MINNEAPOLIS –Army Sgt. David Waters wanted to say "thank you" to the Vikings, but they flipped the tables and expressed gratitude in a bigger way than he could imagine.
Waters, a native of Florida, started following the Vikings at an early age because of his mother's Minneapolis roots.
"It was kind of a long-distance relationship," Waters said of his connection to the team.
Last year, it became even more long-distance.
Waters joined the Army as a UAV operator in 2014, and in 2016 he was deployed and served in Afghanistan for nine months.
"I love this country and want to give back to it and have an impact, however small it may be," said Waters.
While in Afghanistan, he sent an email to the Vikings.
"It's kind of boring in the desert, and I was looking for a kind of morale boost," Waters said. "I just reached out. A couple weeks later, I got this nice box with some memorabilia, a lot of cool stuff. A handwritten note. I just thought it was really great."
Waters wished to thank the team for so thoughtfully responding to his message. And then it came to him – the perfect, and unique, token of gratitude.
"I fly UAVs, unmanned aircraft, and there's just a small little compartment that's not really used for anything, so we put U.S. flags in there and fly them on missions; it's just kind of a symbolic thing," Waters said. "I flew [a flag], had a certificate made and sent it back to the Vikings. I was just saying 'thank-you.' "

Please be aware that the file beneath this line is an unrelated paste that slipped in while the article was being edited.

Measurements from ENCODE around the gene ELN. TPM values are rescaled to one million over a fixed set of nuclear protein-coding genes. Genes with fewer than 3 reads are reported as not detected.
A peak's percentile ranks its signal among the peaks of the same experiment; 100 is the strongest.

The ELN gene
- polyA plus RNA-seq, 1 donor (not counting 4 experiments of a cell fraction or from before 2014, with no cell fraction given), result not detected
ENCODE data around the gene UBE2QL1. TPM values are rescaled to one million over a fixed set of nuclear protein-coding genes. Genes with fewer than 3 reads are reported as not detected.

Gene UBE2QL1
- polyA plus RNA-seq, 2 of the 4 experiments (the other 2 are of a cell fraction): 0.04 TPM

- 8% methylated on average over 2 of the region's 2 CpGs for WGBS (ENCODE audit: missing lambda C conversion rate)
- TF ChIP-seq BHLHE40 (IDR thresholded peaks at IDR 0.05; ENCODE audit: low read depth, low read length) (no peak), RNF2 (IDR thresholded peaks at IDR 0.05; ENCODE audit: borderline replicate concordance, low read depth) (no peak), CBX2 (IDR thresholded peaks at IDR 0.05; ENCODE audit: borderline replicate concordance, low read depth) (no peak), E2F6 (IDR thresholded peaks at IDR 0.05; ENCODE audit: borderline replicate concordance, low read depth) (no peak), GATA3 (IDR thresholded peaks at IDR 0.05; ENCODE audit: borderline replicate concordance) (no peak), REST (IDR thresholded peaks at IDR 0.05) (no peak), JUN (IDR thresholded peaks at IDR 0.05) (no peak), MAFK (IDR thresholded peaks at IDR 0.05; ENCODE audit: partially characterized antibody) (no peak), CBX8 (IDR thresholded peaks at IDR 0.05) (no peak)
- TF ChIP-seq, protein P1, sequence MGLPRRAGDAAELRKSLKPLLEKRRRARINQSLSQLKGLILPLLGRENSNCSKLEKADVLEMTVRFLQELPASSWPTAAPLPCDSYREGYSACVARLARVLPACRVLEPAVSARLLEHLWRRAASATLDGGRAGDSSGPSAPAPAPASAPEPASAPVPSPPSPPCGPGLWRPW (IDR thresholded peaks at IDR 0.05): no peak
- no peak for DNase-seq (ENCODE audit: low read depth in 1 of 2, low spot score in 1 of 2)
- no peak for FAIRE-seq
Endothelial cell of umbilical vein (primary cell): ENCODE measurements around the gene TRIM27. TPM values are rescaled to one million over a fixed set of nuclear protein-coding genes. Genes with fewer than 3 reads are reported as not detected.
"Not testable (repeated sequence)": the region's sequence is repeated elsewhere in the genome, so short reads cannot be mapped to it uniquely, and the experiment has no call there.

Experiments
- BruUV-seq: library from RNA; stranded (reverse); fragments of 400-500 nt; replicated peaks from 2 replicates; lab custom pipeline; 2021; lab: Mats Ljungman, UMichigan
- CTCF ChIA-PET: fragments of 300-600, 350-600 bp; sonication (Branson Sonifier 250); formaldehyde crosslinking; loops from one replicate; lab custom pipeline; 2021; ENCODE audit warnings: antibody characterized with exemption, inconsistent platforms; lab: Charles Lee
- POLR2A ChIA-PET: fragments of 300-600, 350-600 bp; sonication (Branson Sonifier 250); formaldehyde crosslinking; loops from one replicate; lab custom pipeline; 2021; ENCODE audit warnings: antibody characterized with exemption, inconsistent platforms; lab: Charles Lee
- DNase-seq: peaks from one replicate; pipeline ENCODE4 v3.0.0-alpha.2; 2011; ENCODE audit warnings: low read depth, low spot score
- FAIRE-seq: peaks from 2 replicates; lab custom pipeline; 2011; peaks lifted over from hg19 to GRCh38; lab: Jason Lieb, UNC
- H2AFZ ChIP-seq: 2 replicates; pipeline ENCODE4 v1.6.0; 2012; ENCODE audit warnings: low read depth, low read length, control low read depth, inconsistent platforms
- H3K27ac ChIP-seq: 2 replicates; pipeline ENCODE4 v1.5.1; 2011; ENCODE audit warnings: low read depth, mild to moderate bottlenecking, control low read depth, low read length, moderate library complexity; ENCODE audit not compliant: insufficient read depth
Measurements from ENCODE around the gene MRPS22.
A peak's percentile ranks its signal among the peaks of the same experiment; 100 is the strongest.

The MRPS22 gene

Waters, who returned to the States last March, was surprised to once again be contacted by the Vikings, who invited him to today's Salute to Service game.
The lifelong fan said he couldn't believe it. He, his father and his wife flew from Fort Campbell, Kentucky, to be on the sidelines of U.S. Bank Stadium pregame. As Waters stood in awe, pointing out his favorite players and taking in an energetic atmosphere, he was presented with one more surprise: the flag that he flew in Afghanistan and sent to the Vikings will once again be unfurled, this time proudly run out of the Vikings tunnel prior to kickoff. Rookie linebacker Ben Gedeon, whose brother serves in the U.S. Navy, will carry the flag.
When Waters heard the news, he was initially speechless.
His father, Scott, grew noticeably emotional.
"I am so proud. That's all I can say. I'm just so proud of him," Scott said. "This is one of the greatest days of my life, truly. I'm blown away by this.
"I've been an NFL fan since I can remember. And just watching football growing up and always just in awe of what these athletes do," Scott added. "For them to stop, to take a moment to honor my son, it's really awesome."
Waters said the Vikings gesture meant more to him than he could describe.
"I've gotten married, and I held my wife's hand as she gave birth to my child, and I've come home from deployment – and this is right up there with the greatest days of my life," Waters said. "This is tied for a close third. This is up there. Just … wow."